DOZENS of people have been made redundant after a Swindon engineering company which aimed to revolutionise the recycling of plastic went into administration.

Most of the 73 people who worked for Recycling Technologies Group have lost their jobs as the business struggled to find enough funding to develop its patented new way of turning waste into re-usable plastic.

Some staff have been retained to assist the joint administrators with the closing down of its sites in Swindon and Scotland.

Recycling Technologies formed in 2011 and developed a patented way of mass-recycling plastic waste into a new material so that it could be turned back into plastic rather than end up in landfill sites.

The business has its headquarters in Swindon along with a manufacturing facility and pilot plant, as well as another site in Perthshire.

Joint administrator Nick Holloway said: “Our immediate priority is to assist those members of staff who have been made redundant, providing them with the support and information they need to make claims to the Redundancy Payments Service.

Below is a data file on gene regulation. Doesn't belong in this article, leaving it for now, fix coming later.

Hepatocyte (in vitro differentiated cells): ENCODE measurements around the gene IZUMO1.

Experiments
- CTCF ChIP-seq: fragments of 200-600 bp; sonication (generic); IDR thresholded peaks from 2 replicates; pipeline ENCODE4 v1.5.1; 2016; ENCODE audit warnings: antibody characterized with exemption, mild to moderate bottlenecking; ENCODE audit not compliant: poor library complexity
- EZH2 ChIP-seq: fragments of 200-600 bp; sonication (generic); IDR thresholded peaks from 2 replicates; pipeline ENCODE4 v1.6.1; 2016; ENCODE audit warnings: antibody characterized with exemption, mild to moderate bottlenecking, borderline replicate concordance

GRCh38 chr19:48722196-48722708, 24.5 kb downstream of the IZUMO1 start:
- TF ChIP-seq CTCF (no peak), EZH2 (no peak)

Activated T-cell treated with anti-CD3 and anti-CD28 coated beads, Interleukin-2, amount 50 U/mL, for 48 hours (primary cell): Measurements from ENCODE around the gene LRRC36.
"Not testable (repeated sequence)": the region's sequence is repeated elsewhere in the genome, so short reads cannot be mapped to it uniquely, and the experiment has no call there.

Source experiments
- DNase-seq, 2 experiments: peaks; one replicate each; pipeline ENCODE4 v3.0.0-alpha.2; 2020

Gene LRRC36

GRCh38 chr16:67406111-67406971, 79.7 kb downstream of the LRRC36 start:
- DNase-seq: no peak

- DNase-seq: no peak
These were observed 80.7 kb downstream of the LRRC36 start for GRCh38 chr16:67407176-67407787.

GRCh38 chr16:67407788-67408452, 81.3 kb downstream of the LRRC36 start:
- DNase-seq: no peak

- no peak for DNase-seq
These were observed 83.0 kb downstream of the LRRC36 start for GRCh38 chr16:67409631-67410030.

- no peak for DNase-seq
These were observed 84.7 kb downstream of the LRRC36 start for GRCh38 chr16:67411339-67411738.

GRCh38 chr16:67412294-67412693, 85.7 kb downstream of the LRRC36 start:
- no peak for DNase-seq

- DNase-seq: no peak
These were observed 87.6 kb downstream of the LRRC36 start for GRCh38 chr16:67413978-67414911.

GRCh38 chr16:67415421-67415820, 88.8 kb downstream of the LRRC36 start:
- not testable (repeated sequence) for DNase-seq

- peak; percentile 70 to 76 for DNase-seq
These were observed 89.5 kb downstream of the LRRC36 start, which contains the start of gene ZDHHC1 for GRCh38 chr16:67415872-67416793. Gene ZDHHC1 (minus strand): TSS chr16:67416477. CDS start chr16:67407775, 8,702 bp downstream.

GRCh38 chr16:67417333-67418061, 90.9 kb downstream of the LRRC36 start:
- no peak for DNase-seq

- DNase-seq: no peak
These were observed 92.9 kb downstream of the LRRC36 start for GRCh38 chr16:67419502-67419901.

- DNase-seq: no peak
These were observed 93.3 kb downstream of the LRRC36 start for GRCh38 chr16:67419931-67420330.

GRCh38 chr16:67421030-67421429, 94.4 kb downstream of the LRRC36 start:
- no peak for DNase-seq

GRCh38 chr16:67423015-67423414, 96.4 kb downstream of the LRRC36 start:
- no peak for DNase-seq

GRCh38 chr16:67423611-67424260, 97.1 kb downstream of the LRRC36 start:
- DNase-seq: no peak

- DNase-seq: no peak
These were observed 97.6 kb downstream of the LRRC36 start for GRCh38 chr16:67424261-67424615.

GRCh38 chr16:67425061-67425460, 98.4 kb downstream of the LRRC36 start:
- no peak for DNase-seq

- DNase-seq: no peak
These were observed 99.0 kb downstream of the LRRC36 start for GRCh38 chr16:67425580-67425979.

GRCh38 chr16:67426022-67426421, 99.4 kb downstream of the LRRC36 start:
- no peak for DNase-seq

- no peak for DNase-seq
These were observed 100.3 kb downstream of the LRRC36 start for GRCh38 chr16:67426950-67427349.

“We will also be looking to realise the assets of the business and its intellectual property, and would encourage any interested parties to contact us as soon as possible.”

The pilot plant for the advanced recycling of polystyrene was expected to be up and running in the second half of 2022, and had been hailed as the first of its kind in Europe.

Bosses had spent the last few months trying to find extra investment to complete the development phase of its RT7000 machine, with the aim of having the first commercial-scale machine ready by this December and then mass producing it for companies around the world.

Last November, the Adver reported that Recycling Technologies had secured major industry and financial partners to provide third-party validation of the technology and business model and a spring-board for growth, including petrochemicals company Neste, the Althelia Sustainable Oceans Fund, and Mars, Nestle and Unilever.

But the process to find extra funding was unsuccessful in the end and the directors have since decided to file for administration.

Last Monday, Nick Holloway and Will Wright from Interpath Advisory were appointed joint adminstrators to Recycling Technologies Group plc, and Recycling Technologies Limited Operations then ceased immediately and most of the workforce were let go.

The process Recycling Technologies came up with turns hard-to-recycle plastic waste into an oil which can be sold as a chemical stock known as Plaxx.